The Global Health Film Classics screening of My Amazing Brain: Richard’s War on 12 July, provided a compelling platform to hear from experts about the challenges facing UK’s Rehabilitation services following stroke and what we can learn from Richard’s continued recovery, even now seven years since his brain haemorrhage. Clinician and academic, Professor Diane Playford skilfully chaired the Q&A session following the screening of the
film with speech and language therapist (SLT) Liz Williamson, clinical psychologist Catherine Doogan and me, wearing both hats of filmmaker and carer.
"Very inspiring story, perfectly shows how much is possible with the right medical treatment and rehabilitation process" - Viktoria, Austria
A worldwide audience joined us from locations ranging from Canada to Bangladesh, Hong Kong to Austria and Italy, and was made up of clinicians, therapists, clinical and health care students as well as stroke survivors and filmmakers. It resulted in a rich and dynamic vibe with wide-ranging questions from enquiries into Richard’s recent advances in his recovery, to more general discussions on access to therapy, adapting to on-line services and the key question of how to change the landscape of neuro-rehabilitation in the NHS to ensure that patients with acquired brain injury are given a sufficient dose of therapy over time.
"Very touching and beautiful film." - Itzel, Mexico
"What a fantastic film coupled with strong will and even stronger support system!"
- Vrindha, India
As a filmmaker, the value of these events on virtual platforms is huge. One of my principle aims of making the film was to promote recovery after stroke, which shockingly is still not regarded as an on-going lifelong journey in this country by some clinicians. Nor is there long-term intensive, what’s known as ‘high-dose’ therapies made routinely available to people post-stroke. People viewing the film, from clinicians, therapists to those recovering and their advocates are still incredulous that Richard received therapies for so long on the NHS, because it is rare for someone to get quite so much for so long. The usual ‘dose’ when discharged from hospital is six sessions of physiotherapy, occupational therapy and SLT. In Richard’s case, we were extremely fortunate in that I was able to obtain more for him, resulting in six months of therapies. One of the key reasons for the extension of these therapies was due to Richard’s constant, continuous progression – often in acute contrast to everyone’s expectations.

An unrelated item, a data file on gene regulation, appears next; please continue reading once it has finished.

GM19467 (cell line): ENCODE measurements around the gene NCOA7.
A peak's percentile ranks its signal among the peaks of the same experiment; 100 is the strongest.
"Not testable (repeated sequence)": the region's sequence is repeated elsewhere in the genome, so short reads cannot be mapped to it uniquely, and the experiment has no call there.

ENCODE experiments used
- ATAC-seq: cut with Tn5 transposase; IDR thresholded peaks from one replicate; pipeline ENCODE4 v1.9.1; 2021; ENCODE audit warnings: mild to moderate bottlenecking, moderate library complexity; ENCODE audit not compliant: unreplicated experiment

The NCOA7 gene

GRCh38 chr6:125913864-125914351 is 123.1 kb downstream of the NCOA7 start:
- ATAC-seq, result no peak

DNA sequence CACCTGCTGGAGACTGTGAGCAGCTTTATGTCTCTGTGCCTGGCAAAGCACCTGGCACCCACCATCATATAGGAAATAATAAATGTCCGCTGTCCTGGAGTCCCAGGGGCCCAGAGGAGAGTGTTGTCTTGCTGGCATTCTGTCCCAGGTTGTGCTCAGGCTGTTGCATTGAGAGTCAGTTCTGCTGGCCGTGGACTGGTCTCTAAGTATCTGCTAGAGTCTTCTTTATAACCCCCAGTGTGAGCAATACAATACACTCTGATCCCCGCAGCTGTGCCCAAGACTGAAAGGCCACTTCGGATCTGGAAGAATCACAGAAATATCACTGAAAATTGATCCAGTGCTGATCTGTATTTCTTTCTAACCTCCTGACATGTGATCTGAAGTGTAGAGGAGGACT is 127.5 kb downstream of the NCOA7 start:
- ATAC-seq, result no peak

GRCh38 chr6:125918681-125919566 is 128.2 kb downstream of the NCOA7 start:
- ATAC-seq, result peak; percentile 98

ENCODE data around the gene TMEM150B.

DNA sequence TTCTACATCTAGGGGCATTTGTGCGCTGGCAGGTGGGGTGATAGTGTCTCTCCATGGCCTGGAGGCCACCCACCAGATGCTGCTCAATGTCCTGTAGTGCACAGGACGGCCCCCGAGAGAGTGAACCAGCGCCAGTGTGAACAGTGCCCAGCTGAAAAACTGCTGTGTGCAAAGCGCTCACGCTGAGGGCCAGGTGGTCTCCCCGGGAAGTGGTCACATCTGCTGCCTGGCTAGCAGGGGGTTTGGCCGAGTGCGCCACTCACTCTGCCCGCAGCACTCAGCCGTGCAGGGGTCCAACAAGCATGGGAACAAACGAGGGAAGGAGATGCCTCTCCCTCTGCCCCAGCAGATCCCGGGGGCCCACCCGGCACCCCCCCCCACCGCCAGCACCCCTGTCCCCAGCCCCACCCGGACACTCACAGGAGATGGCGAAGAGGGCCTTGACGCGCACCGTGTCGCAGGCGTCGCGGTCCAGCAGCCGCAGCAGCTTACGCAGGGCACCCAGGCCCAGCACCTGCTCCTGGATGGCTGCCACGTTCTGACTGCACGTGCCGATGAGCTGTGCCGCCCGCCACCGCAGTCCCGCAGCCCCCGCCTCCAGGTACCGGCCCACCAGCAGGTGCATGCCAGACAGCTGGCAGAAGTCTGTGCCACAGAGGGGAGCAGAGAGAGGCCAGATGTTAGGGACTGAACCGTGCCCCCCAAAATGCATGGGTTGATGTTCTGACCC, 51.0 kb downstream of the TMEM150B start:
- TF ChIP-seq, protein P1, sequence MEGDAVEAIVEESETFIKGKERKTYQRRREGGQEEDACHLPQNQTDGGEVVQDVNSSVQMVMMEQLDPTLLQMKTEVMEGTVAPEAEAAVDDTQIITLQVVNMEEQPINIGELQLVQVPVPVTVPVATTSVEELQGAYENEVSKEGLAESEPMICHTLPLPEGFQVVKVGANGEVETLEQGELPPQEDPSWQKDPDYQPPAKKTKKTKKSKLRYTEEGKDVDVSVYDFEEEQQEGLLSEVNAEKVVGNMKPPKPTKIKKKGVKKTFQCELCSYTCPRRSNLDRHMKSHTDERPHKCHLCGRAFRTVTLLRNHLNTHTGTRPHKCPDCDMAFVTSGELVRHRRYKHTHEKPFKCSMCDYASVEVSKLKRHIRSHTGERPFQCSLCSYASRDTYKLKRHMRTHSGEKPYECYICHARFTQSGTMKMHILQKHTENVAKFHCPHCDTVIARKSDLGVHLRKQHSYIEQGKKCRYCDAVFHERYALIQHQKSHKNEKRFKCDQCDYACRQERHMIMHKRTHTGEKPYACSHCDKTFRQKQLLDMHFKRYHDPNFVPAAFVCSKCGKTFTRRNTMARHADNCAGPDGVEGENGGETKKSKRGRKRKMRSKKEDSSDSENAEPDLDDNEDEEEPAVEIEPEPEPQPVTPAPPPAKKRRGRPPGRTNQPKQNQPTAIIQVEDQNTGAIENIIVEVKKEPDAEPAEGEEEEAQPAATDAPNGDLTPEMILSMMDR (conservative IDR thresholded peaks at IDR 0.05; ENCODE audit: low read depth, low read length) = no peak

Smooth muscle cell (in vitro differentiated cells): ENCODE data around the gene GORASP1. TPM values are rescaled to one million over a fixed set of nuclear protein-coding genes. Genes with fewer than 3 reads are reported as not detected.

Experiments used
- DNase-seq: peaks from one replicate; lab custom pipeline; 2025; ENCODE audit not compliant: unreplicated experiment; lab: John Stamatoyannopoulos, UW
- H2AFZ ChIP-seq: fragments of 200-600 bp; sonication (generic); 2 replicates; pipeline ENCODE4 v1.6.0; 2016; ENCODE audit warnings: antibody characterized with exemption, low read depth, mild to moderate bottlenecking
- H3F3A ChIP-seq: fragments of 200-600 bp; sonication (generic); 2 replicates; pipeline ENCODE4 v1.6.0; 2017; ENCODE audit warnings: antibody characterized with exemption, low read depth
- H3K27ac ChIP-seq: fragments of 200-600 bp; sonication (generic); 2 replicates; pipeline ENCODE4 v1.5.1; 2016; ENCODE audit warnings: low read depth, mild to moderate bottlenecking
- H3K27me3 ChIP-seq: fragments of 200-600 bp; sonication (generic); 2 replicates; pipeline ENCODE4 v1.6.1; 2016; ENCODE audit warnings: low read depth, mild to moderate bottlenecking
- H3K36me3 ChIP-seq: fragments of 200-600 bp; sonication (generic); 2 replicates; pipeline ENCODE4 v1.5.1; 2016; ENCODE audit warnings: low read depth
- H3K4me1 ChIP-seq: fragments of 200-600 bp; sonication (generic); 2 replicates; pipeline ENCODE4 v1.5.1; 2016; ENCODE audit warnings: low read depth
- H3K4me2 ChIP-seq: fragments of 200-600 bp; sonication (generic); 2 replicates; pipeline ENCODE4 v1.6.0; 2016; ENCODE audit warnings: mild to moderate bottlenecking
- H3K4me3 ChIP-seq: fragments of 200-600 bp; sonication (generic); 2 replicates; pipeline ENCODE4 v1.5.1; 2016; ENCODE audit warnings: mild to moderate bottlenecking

What really struck me about this Global Health Film discussion was the robust conversations happening about the need to change the rehabilitation landscape in this country. At present there are only 190 rehabilitation consultants in the entire country with 1.2 million stroke survivors. Despite the fact that the WHO regard rehabilitation to be part of a comprehensive healthcare system, the GMC medical student curriculum does not mention rehabilitation.
This is why one of my key goals for this film is to get it shown in every medical school in the UK.
Covid-19 has brought the whole issue of rehabilitation into much sharper focus, in part due to the increasing understanding that the virus affects the brain and other organs as well as the lungs, with extensive clinical rehabilitation needed. This also poses a lot of questions, not least as to whether the already existing, and often minimal neuro-rehabilitation services for people recovering from stroke and brain injuries will be detrimentally affected and further forgotten.
Of course, this is an incredibly difficult time on all levels, but for Richard there has been a surprising and unexpected benefit. When lock-down started, all his therapies had to stop, but then, with the help of Liz Williamson and her team, we decided to try doing SLT remotely.
For someone with cognitive impairments, the prospect of doing something as difficult as SLT using zoom could be so overwhelming that it might be damaging. Especially as when we started, our internet was so poor it was sometimes not even possible to do. However, the long-promised fibre connection became available and not only was it possible, but we were able to increase the sessions to three a week plus homework, meaning Richard was having some form of SLT five days a week. The result has been outstanding. Since March his speech, language and comprehension has improved in the most dramatic way. Richard and I are now able to have conversations, with him even initiating them, something he has never been able to do before. For the first time in seven years he is able to express himself.
I am still regularly contacted by relatives seeking advice as their loved ones embark on their journey of recovery. It is a long, and hopefully never-ending path of improvements, big and small, sustained throughout by hope. As a relative and advocate I’ve felt that without hope for recovery (perhaps beyond reasonable expectations), I would never have been able to sustain the agony of the journey over these past seven years. For me this GHF Classics event was one of those moments of real joy, joy to be with ‘fellow travellers’, joy that there is hope for positive recovery, and a joy to celebrate Richard’s recovery and the inspiration it provides for others, whether professional caregivers, advocates for survivors or survivors themselves.
"What an extraordinary recovery, I became a huge fan of you both. Very emotional and powerful film!" - Tatiane, Brazil
The discussion can be viewed in full here: Link
With thanks to Gerri McHugh, all the team at Global Health Film, Leia Baig, Marina Santis, Kristina Sergeeva